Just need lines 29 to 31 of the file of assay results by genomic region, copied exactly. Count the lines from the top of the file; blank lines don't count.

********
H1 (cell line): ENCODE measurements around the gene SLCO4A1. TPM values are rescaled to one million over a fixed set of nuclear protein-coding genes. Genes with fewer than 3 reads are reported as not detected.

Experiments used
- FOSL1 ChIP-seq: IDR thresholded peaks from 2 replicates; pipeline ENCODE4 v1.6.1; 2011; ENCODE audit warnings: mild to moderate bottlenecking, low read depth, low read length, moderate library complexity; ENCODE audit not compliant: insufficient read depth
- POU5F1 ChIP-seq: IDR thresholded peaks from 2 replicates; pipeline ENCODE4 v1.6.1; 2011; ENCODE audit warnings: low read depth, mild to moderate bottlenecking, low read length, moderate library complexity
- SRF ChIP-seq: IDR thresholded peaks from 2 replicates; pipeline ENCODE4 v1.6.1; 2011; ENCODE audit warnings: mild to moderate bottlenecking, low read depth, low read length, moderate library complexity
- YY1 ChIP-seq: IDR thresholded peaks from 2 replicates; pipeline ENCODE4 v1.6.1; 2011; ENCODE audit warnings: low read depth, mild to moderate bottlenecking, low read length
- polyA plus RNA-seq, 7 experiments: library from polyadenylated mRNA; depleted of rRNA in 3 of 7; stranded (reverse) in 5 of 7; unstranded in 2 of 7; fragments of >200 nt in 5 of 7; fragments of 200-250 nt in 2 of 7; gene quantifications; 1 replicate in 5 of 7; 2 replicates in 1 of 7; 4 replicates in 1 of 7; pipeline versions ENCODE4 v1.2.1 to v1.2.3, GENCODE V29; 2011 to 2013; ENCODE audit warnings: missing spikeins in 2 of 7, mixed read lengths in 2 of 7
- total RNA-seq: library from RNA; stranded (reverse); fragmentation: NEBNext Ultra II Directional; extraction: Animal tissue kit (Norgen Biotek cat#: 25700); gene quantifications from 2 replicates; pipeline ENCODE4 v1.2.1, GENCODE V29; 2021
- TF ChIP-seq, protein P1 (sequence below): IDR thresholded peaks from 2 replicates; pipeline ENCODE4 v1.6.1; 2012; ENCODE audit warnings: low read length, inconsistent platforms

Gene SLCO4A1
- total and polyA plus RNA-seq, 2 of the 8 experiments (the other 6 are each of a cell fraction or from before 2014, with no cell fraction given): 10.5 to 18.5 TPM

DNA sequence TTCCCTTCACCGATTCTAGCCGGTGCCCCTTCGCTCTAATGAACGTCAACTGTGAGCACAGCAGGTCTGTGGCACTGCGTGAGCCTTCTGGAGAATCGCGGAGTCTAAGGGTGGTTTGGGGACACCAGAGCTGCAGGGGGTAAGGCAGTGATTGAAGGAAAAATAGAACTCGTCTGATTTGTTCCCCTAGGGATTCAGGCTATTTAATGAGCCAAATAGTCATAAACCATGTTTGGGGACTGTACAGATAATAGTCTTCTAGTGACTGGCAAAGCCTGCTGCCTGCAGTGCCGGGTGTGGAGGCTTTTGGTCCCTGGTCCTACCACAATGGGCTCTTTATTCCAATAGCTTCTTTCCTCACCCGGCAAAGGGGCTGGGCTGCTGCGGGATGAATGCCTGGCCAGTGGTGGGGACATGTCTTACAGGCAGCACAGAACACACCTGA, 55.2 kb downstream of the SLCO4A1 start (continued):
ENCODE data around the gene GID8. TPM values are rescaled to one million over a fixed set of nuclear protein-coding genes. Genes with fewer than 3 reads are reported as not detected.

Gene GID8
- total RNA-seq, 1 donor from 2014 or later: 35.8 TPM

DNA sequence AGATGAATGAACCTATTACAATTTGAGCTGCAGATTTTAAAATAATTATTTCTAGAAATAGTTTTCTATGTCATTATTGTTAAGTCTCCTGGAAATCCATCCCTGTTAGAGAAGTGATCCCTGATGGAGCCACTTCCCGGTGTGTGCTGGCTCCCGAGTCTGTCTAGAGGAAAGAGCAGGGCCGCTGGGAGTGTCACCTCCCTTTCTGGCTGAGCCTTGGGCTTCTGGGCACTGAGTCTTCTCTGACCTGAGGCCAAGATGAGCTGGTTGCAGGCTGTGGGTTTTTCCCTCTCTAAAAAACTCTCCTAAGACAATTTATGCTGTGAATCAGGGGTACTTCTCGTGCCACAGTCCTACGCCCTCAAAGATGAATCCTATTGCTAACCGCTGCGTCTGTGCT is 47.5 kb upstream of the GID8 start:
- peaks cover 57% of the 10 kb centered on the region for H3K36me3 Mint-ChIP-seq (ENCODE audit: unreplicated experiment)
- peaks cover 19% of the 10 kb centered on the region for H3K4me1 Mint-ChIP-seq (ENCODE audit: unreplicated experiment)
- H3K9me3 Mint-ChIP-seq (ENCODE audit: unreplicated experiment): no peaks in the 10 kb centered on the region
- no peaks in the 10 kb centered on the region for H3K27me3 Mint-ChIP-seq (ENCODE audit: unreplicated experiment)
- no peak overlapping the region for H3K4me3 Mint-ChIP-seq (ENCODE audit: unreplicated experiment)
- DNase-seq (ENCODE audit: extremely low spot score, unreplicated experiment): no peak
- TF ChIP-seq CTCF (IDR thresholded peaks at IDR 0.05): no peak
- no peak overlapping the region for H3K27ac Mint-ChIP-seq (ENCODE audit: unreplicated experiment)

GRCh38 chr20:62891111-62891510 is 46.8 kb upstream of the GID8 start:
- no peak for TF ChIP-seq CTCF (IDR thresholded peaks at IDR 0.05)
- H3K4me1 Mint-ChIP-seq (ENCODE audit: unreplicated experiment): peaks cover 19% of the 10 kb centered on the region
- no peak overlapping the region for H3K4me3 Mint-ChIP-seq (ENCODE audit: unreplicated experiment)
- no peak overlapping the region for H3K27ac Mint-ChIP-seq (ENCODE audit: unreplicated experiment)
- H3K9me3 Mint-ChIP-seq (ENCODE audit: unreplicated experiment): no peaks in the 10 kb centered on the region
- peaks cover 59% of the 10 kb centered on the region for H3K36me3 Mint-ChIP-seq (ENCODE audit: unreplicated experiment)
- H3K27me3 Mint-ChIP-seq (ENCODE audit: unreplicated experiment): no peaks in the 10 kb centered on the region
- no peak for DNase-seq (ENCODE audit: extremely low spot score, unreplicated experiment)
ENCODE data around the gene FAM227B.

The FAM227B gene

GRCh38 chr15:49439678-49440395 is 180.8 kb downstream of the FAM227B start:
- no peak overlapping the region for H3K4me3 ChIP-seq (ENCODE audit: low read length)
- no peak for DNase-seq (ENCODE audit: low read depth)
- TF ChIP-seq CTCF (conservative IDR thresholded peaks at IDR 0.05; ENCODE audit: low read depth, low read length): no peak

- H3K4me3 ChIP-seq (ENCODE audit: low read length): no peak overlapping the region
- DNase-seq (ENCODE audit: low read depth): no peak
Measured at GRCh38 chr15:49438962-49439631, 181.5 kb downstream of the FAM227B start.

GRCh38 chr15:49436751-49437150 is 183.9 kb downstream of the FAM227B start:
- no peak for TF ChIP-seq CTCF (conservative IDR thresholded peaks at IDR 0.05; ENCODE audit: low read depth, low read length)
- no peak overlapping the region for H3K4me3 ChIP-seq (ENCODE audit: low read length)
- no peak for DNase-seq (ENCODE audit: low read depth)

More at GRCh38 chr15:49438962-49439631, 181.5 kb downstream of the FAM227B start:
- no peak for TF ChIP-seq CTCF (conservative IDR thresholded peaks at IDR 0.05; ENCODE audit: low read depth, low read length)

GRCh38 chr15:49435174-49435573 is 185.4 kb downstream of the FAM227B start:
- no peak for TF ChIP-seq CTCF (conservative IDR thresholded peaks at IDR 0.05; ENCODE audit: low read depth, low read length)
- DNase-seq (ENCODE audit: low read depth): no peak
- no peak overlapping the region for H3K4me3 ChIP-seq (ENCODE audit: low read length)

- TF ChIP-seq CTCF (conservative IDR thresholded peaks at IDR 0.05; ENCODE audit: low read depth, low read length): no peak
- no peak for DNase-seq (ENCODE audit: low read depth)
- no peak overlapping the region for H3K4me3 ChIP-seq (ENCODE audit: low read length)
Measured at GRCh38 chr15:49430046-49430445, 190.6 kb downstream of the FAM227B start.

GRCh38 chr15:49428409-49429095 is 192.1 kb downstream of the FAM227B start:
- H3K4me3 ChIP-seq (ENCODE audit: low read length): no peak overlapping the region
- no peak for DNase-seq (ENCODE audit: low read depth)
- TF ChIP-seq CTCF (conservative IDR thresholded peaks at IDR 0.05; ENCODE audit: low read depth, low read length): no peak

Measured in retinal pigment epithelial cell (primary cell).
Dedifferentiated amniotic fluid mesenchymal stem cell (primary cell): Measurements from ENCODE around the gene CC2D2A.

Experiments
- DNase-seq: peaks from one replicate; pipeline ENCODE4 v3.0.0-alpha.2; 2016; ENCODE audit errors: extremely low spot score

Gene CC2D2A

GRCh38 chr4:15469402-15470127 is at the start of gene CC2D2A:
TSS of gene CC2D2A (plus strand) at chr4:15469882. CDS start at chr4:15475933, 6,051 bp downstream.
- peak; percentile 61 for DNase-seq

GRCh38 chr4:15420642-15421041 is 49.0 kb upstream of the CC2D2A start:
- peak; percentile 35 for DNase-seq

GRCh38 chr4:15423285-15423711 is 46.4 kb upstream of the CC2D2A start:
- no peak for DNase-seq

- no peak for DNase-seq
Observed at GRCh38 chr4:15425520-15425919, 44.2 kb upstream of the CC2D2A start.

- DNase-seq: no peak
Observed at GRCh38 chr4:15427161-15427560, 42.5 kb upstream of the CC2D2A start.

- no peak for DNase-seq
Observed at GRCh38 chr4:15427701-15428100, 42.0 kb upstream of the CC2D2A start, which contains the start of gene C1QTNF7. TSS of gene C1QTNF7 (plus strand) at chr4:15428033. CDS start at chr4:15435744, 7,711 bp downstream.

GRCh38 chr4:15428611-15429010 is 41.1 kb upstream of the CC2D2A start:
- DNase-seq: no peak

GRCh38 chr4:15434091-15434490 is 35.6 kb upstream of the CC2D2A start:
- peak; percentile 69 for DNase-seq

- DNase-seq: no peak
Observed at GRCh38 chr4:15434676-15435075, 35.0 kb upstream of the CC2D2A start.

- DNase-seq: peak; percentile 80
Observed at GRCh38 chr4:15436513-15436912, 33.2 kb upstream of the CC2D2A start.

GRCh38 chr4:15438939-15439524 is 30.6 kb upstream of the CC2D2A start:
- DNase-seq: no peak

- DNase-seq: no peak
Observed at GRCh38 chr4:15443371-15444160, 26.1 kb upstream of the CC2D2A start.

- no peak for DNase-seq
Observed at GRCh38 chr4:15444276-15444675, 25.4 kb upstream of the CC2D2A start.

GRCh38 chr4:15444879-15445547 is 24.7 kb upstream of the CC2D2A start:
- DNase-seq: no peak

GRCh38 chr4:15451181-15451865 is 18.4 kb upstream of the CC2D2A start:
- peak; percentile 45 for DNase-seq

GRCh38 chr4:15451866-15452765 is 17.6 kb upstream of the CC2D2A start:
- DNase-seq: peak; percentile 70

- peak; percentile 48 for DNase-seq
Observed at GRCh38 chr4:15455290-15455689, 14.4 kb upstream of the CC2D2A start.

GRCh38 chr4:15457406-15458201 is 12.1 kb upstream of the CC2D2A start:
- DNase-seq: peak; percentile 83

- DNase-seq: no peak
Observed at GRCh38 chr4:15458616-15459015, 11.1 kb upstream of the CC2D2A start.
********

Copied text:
- no peak overlapping the region for H3K27ac Mint-ChIP-seq (ENCODE audit: unreplicated experiment)
- H3K9me3 Mint-ChIP-seq (ENCODE audit: unreplicated experiment): no peaks in the 10 kb centered on the region
- peaks cover 59% of the 10 kb centered on the region for H3K36me3 Mint-ChIP-seq (ENCODE audit: unreplicated experiment)